By Steph Willems on March 25, 2020
Everything seemed hunky dory after the New Year’s celebrations covered up and all the party hats and disposable beverage cups were swept from the floor.
The impact of COVID-19 on U.S. vehicle sales is far from set in stone, however the best-guess photo is becoming clearer. Clearer, and even worse for the market.
Previously this month, Morgan Stanley expert Adam Jonas foresaw a 9-percent drop in U.S. sales, equating into 15.5 million deals. In 2015 saw 17.1 million new cars roll off lots. LMC Automotive was more conservative, anticipating a more modest 3-percent dropÂ to roughly 16.5 million units. Worldwide, the company said, new vehicles sales would fall 4 percent.
Elsewhere, RBC Capital markets forecasted the big sales increase seen in 2015 at Tesla would invert itself, with general sales falling â $ ” in spite of the intro of the Design Y crossover. Ford will publish a full-year loss, it included, with General Motors burning through $3.5 billion â $” which’s after consuming a couple billion during last fall’s UAW strike.
Liquidity levels are strong within the industry, something that will assist OEMs weather the storm. Some automakers, most significantly Ford and GM, have actually tapped line of credit to strengthen their financial position.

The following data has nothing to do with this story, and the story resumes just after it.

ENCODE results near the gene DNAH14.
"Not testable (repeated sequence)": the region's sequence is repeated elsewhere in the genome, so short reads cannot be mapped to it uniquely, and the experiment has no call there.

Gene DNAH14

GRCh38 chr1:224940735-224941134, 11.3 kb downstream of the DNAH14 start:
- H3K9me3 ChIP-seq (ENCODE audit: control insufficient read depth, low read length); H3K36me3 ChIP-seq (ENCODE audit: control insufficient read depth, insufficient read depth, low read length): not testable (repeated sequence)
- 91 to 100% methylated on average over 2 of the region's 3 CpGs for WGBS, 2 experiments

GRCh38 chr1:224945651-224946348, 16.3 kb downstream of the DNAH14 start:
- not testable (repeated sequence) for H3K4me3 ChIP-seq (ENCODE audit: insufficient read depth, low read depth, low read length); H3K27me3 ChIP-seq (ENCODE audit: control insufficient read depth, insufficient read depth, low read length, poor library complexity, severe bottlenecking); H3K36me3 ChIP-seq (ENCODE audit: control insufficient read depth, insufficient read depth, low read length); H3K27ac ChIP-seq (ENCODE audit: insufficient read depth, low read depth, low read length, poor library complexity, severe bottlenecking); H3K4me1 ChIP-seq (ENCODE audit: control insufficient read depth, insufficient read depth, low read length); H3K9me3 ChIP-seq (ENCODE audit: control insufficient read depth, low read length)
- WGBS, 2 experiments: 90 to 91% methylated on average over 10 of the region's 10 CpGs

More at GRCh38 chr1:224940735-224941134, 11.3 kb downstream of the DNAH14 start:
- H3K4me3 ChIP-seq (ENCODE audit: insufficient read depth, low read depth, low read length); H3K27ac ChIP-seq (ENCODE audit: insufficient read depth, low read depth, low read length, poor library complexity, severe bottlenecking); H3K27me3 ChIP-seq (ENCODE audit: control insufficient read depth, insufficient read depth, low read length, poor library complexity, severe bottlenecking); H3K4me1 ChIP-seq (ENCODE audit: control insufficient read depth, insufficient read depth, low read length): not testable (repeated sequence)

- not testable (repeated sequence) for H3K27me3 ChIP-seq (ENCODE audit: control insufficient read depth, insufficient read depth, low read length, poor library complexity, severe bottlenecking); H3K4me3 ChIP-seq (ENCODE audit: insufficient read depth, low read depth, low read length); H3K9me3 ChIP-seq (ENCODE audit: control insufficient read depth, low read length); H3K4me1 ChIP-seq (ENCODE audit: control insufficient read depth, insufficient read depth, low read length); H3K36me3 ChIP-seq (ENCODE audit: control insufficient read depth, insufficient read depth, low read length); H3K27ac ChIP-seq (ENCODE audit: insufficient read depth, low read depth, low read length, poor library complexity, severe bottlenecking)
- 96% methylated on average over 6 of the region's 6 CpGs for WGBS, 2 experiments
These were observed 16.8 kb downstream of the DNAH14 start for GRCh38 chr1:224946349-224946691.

As the pandemic grows in the West, forecasts that were already pared back from start-of-the-year crystal ball sessions are getting further hairstyles. Wednesday early morning brought the current:
LMC is coming out w/ our revised projection & we will be at 14.2 mn systems in the United States for 2020, w/ more risk of 1-1.5 mn systems. At this phase, we do not see going as low as2009 Global outlook will be out later today with the significant cut in the outlook going beyond 12 mn units.
— Jeff Schuster (@jwschust) March 25, 2020
At the height of the recession, U.S. automobile sales dropped, falling to 10.4 million for calendar year 2009.
Even ifÂ the U.S. economy is resumed for business come Easter, that doesn’t indicate long lineups outside the dealer. Lessees at the end of their term will require new wheels, sure, however task and health uncertainty, coupled with an extremely infectious viral break out that will not disappear the minute shop lights come on, will definitely affect costs habits.
[Image:Â Joerg Huettenhoelscher/Shutterstock]